By Christo Maheras, Commentary Writer
Election after election, we celebrate the ceremonious coloring of the states as a pillar of our democracy. Among the red and blue, Democrat and Republican, some grey swing states capture media and voter attention. State colors have long encouraged political posturing. Candidates solely focusing on the states that will bring them to the all-coveted 270 electoral college votes is one of many reasons why the Electoral College is unethical, undemocratic, and should be replaced as the means by which our nation elects its presidents.
Before explaining the shortcomings of the electoral college, one must understand its origins. The electoral college emerged as a compromise during the 1787 Constitutional Convention among other ideas such as the popular vote and the vote of Congress. It was decided that states would be designated “electors” who would award their electoral votes, equal to the number of its congressional members, based on how their states voted for president.
One would assume that the electors would award their votes proportionally to the popular vote of the presidential candidates within their states, but this only applies in Maine and Nebraska. Instead, most electors award all of their state’s votes in a winner-takes-all format, a practice that has engendered perennial calls for its replacement.
The Electoral College faced criticism from its inception by Founding Fathers like James Madison, who asserted, “The popular vote is the fittest way to elect a president.” There have been 700 attempts to replace or alter the electoral college, which begs the question: why are people opposed to this system?
Our analysis begins at the swing states. With many U.S. states being considered “locks” for a certain party, the media and the candidates divert their attention to the swing states. According to NPR, the Biden and Trump campaigns spent in excess of $104 million in advertisements in 10 swing states, compared to the $59.1 million spent on all other states.
The inequity in spending between states finds many forgotten voters, encouraging politicians to take votes for granted. This often carries over into a president’s term, illustrated by Donald Trump. According to Factbase, Trump neglected to visit a total of eight states during his presidency, instead visiting swing states a total of 288 times. Of the eight states that Trump did not visit, he lost an average of 237,000 votes, indicating that candidates should garner support from the people. At the moment, the vote of the people does not matter, as candidates only seek to gain the necessary 270 electoral college votes.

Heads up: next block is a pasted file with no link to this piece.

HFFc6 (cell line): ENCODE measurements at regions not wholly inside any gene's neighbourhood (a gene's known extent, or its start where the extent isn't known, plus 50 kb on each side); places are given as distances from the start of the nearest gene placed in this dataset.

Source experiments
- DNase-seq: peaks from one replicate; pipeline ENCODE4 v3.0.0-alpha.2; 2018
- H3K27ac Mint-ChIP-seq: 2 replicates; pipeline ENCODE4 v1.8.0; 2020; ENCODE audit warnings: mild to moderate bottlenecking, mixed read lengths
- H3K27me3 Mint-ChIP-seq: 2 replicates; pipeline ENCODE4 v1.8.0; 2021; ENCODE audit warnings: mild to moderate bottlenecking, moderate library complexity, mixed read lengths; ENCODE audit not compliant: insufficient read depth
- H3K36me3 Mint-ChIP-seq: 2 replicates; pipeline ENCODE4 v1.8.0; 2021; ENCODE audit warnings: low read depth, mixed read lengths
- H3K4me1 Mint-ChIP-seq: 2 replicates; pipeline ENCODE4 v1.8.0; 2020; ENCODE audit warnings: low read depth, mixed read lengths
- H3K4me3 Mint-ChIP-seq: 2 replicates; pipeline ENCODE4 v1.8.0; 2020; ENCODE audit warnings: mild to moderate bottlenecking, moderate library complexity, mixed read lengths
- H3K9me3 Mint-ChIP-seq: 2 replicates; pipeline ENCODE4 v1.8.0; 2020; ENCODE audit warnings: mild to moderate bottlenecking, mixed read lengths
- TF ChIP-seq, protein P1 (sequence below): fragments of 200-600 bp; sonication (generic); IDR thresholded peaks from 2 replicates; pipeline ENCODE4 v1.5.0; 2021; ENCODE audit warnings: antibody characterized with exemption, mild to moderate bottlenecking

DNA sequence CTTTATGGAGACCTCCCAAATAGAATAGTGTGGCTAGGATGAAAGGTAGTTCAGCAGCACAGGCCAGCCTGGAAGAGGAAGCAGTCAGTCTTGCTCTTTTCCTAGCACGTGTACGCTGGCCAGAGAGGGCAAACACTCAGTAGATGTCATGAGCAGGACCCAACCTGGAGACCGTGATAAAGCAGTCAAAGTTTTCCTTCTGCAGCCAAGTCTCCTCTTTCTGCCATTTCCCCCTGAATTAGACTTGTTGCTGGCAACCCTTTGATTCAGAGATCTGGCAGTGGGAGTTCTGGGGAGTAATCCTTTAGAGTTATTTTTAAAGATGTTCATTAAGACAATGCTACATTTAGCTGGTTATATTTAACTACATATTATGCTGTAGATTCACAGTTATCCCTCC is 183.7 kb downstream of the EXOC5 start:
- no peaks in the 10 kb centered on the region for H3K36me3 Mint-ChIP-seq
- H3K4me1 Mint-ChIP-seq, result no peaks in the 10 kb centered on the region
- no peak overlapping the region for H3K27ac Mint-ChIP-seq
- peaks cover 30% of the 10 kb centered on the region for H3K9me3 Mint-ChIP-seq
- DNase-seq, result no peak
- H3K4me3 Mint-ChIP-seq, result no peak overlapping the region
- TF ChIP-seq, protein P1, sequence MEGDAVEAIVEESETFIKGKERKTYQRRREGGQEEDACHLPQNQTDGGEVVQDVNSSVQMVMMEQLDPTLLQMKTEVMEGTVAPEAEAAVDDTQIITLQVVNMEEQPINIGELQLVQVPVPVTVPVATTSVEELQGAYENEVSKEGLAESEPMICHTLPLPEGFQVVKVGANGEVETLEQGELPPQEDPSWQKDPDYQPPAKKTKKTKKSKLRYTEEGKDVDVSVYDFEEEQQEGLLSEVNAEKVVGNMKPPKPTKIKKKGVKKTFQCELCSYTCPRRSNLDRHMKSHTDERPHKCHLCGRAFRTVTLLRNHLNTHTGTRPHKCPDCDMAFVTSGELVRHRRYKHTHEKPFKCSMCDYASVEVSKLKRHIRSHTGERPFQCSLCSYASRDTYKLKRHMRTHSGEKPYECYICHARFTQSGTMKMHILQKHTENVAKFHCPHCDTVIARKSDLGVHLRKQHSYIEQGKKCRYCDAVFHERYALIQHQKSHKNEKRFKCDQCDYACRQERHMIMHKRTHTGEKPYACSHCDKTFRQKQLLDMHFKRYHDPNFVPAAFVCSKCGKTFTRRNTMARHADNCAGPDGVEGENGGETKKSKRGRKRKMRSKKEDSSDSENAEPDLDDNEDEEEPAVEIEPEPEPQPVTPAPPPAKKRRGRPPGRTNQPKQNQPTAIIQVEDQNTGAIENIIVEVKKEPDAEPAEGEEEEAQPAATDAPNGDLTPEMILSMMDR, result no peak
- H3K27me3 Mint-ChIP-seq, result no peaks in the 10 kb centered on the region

If the United States were to replace the Electoral College with a system that accounts for the majority vote of the population, our government would run with more consistency. When debates about the Electoral College arise, a common rebuttal is: “America is not a democracy.” While our Constitution does not say the United States shall be a democracy, it outlines an overall use of democratic procedure.
The way we introduce and pass laws in Congress is through a majority-rule system where 51% of votes are needed to pass a law, excluding executive orders. In the Supreme Court, a 5-4 majority is needed to overturn or uphold a ruling. Additionally, in congressional elections and judicial confirmation hearings, congressmen and justices are subjected to a majority vote from constituents and from the Senate. With the three branches of government having “checks and balances,” why is the executive branch immune from a majority-rule system?
The only reasonable conclusion is that the Electoral College is blatantly undemocratic. Some states have taken steps to mitigate the electoral college through the National Popular Vote Interstate Compact (NPVIC). The 15 states that have signed this compact, 36% of the electorate, have promised to allocate their electoral votes to whichever presidential candidate wins the national popular vote once enough states sign to guarantee that outcome.
So what other options do we have in electing our presidents? The first option is the popular vote. It is completely viable from a standpoint of democracy and fairness as it takes into account the majority of the population. Moreover, according to Time, city growth is stalling and suburban populations are booming, rendering the rebuttal that cities would decide elections through the popular vote obsolete.
The second option has picked up tremendous steam in the past 10 years: ranked-choice voting. The first and second choices of every voter are recorded so that if their first choice drops out, they still have representation. Many cities have used this method, including San Francisco, the 16th-most populous city in the United States.
If the United States is to serve as a bastion of democratic values, a leader among world nations, we must take measures to ensure the longevity of and participation in democracy. Addressing the faults of the Electoral College would be a critical first step.